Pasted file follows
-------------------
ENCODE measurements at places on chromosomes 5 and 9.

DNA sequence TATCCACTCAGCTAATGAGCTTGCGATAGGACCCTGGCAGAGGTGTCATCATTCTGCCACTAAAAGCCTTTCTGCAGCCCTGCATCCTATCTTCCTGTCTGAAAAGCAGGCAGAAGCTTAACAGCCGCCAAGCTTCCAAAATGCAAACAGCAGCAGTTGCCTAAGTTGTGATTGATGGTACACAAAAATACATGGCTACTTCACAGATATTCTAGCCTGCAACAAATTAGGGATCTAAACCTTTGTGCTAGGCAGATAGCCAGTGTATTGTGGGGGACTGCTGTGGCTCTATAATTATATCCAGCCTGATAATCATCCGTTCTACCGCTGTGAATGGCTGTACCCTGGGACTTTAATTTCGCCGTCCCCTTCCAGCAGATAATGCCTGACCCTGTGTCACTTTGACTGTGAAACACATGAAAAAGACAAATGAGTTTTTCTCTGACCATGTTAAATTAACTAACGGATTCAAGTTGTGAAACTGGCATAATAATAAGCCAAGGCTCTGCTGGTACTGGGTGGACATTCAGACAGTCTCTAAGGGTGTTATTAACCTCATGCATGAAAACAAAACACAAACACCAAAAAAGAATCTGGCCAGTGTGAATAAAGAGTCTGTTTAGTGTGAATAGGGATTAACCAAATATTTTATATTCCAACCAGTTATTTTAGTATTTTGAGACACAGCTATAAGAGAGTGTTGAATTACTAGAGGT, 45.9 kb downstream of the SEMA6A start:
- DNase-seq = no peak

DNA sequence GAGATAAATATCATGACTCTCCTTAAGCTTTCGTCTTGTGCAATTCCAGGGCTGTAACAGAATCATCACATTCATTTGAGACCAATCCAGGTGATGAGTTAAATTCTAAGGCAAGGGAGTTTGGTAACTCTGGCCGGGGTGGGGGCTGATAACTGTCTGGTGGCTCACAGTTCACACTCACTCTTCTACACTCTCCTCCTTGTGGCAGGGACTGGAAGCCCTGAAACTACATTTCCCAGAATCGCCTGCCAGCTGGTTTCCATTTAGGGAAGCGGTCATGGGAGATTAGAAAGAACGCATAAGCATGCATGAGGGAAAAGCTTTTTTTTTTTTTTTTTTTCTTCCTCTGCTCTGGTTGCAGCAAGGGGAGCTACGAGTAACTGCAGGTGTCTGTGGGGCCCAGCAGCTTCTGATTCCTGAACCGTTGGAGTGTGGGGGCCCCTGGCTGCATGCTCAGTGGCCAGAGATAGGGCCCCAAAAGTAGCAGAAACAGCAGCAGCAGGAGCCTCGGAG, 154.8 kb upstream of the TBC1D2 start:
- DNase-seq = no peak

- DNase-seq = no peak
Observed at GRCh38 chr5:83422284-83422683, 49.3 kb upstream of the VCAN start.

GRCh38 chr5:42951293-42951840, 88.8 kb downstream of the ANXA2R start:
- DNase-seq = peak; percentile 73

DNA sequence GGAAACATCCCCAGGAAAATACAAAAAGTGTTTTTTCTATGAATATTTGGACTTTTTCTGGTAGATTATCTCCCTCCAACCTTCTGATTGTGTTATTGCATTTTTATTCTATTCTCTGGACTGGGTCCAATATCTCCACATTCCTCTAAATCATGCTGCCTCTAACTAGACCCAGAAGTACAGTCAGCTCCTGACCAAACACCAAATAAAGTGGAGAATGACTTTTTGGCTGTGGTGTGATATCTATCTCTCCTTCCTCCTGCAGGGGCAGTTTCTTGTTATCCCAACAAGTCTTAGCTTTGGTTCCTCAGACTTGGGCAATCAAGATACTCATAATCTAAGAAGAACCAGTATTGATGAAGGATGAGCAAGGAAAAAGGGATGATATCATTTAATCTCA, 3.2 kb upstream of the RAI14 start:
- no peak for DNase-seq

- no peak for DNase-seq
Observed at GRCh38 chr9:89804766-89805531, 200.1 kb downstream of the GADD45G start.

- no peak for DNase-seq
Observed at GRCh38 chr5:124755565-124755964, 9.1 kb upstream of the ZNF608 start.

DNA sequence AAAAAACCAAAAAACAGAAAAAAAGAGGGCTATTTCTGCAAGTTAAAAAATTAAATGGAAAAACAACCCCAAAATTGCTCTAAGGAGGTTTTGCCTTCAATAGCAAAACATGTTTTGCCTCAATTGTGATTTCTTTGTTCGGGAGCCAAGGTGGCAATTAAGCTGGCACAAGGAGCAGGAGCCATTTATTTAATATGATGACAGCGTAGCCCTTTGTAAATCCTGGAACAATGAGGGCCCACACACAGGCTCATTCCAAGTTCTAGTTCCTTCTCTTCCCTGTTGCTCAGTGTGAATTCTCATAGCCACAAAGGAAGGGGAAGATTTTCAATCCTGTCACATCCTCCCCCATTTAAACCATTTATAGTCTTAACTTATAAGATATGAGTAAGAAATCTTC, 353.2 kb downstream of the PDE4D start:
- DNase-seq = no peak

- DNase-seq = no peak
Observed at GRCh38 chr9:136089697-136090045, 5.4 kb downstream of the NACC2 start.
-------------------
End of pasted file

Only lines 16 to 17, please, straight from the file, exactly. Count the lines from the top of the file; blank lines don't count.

DNA sequence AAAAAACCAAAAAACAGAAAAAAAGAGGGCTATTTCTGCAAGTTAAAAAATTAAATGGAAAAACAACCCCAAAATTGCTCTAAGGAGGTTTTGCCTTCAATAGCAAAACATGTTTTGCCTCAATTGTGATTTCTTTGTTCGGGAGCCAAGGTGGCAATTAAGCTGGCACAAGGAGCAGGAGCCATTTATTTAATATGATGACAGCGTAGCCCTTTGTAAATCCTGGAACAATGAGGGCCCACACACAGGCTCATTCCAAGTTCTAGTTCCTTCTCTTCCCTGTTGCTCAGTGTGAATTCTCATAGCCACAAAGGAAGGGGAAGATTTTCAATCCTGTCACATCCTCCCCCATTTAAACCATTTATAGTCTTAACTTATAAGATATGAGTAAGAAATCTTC, 353.2 kb downstream of the PDE4D start:
- DNase-seq = no peak